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Weekend reading: Other people’s earnings revealed

Weekend reading

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Other people’s salaries are an enduring subject of interest, and rarely for good reason. Happiness does not lie in the way of discovering your best friend from University makes twice what you do, however much you try to eschew such trifles.

Call me petty – someone always does – but it’s a scientific fact that most people are happier earning slightly more than their friends, as opposed to a lot more than strangers.

For this reason I’d suggest The Guardian‘s huge recounting of the ONS’ annual bonanza of salary statistics should come with a health warning.

It might be fun to discover a dentist makes £60,098, slightly more than an air traffic controller on £56,800, but if you’re a humble ‘broadcasting associate professional’ on £40,000 and your dentist sister married an air traffic controller, you could have the hump at Christmas.

I can’t help being amused that it’s The Guardian that has printed these findings. If Daily Mail readers enjoy getting indignant over some strumpet flaunting her stuff at Ascot, there’s nothing that piques a Guardian reader like another person’s salary.

(Hmm, there go half our subscribers from across the political spectrum in just one paragraph!)


The gross median full-time salary in the UK for the year ending April 2011 was £26,244, up 1.4% year on year. Overall though, once part-time workers are included, median salaries increased by just 0.5%.

The total number of full-time workers fell by 380,000 in 2011, with 72,000 more part-time employees reflecting the shift for many towards part-time work.

With inflation still running above 5% and the house price inflation ATM on the blink across most of the UK, it adds up to the tightest squeeze for decades.

Here’s that link again to The Guardian article.

Blog articles about money and investing

Deal of the day: Half the people I know seem to be reading A Game of Thrones. The four-book boxed set is just £18.84 on Amazon, which is £1 cheaper than the Kindle edition – and both are 50% off the high street price.

Mainstream media money

  • The Euro zone: Is this really the end? – The Economist
  • UK houses 20% over-valued, but look at Belgium! – The Economist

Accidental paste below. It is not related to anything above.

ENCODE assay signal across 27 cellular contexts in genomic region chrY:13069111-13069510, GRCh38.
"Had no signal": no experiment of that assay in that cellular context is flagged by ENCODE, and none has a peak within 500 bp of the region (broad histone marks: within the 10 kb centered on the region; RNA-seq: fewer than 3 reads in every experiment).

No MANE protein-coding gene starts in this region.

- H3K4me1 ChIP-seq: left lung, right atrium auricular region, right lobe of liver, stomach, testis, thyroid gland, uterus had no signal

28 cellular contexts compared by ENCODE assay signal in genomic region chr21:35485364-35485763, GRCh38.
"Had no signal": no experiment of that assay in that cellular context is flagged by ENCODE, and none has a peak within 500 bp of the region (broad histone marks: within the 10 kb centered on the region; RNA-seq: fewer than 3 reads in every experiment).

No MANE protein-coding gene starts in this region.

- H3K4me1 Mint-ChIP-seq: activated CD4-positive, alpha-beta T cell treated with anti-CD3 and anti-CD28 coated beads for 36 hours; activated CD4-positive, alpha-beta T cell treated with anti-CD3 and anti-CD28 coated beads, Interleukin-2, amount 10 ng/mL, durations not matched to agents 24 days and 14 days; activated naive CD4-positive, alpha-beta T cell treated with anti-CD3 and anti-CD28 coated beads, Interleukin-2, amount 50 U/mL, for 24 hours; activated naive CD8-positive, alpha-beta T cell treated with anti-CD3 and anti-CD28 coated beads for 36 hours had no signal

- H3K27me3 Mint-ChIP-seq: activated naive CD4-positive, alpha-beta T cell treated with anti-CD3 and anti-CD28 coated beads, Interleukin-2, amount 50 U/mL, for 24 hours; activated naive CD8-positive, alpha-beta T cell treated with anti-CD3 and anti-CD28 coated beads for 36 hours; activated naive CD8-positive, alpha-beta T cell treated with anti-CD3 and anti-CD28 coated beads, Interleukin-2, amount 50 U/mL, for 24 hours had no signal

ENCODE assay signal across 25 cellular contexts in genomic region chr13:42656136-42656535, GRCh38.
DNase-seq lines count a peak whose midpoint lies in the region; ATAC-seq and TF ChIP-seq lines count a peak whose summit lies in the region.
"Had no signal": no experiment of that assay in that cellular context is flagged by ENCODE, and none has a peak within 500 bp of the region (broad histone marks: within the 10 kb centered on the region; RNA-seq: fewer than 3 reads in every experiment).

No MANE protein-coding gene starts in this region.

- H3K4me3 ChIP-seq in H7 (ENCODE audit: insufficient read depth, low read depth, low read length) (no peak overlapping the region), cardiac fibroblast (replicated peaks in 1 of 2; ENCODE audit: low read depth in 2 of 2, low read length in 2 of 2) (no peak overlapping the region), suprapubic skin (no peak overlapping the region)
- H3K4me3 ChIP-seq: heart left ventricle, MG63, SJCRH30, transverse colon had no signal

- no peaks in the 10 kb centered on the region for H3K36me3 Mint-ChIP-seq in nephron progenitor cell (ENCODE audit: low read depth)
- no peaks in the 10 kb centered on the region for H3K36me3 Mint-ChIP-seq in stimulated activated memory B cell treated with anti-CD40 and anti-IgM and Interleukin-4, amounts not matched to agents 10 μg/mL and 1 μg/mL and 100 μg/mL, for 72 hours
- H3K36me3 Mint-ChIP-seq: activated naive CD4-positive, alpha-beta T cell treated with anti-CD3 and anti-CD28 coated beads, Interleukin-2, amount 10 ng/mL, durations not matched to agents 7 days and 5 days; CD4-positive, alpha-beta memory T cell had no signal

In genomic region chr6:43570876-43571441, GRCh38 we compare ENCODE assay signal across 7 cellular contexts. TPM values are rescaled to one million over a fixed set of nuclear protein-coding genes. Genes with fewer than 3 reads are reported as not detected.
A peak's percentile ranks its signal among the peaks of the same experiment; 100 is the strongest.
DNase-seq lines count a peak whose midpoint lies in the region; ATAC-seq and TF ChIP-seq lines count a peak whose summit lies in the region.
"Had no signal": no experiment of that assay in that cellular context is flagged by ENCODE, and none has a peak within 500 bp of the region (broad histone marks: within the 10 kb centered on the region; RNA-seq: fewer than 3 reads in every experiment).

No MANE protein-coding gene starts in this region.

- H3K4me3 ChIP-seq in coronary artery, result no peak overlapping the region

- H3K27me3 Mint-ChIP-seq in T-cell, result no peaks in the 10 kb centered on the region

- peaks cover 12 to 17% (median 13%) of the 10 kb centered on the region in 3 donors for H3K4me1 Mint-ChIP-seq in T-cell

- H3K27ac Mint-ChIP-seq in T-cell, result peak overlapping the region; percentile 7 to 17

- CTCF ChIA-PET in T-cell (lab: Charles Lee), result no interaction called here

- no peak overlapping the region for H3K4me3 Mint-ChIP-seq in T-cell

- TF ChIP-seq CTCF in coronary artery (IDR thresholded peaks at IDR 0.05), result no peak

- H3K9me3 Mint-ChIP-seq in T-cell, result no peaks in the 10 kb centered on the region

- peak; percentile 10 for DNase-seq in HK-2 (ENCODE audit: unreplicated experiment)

• Investment trusts have beaten the market with less risk – Motley Fool
  • Neuro-economics: Brains vs Keynes – Slate
  •  Hedge funds are deep into ETFs… – Institutional Investor
  • …perhaps that’s why they track the market – WSJ (and Salmon)
  • …yet people still clamour to get into them! – FT
  • The funds facing Hargreaves Lansdown’s platform fee for first time – FT
  • Mark Dampier of HL defends modern fee structure / transparency – FT
  • Synthetic ETFs face uncertain future – FT
  • Firm aims to clawback £10,000 in trail commission – FT
  • Enjoy an income from investment in infrastructure – Telegraph
  • £32,700: What a family needs to earn to get by – Telegraph
  • Average pension fund trades entire portfolio every 9 months! – Telegraph
  • Japanese market seems cheapest for 20 years – Independent

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{ 4 comments… add one }
  • 1 Financial Samurai November 26, 2011, 2:19 pm

    Thanks for the highlight mate.

    You might enjoy this article for the other week better given the topic. There’s over 100 comments now!


  • 2 The Investor November 26, 2011, 3:45 pm

    Cheer Sam, will check it out. I’m close to being back, by the way. By 2012 I think I’ll be ready to step up again!

  • 3 Jonathan November 27, 2011, 1:15 pm

    The guardian do some great analysis of financial lifestyle aspects. I’m just glad to be in a job at the moment, especially with all the uncertainty of the current financial climate. I can also see us heading for a double dip recession unless the Government start to loosen the purse strings just a little.

  • 4 The Investor November 28, 2011, 11:35 am

    @Jonathan — Yes, these are more testing times than I expected us to be in, mainly because I underestimated I think the impact of the credit crunch on bank lending going forward. (It will be interesting to see if Osborne’s new £20billion loan guarantee package can help). I still don’t expect anything like a Japanese Ice Age however, which some do.

    I’ve written before that I think the Government should be spending on infrastructure while it can borrow so cheaply to shore up economic activity. The clear danger is you get ‘bridges to nowhere’ and other expensive white elephants, but surely we can all think of bits of Britain that are crumbling that could do with a makeover.

    Helping counter-cyclical spending in the short-term while cutting long-term spending and entitlements (e.g. raising the state pension age and so on) is the best balance in my view.

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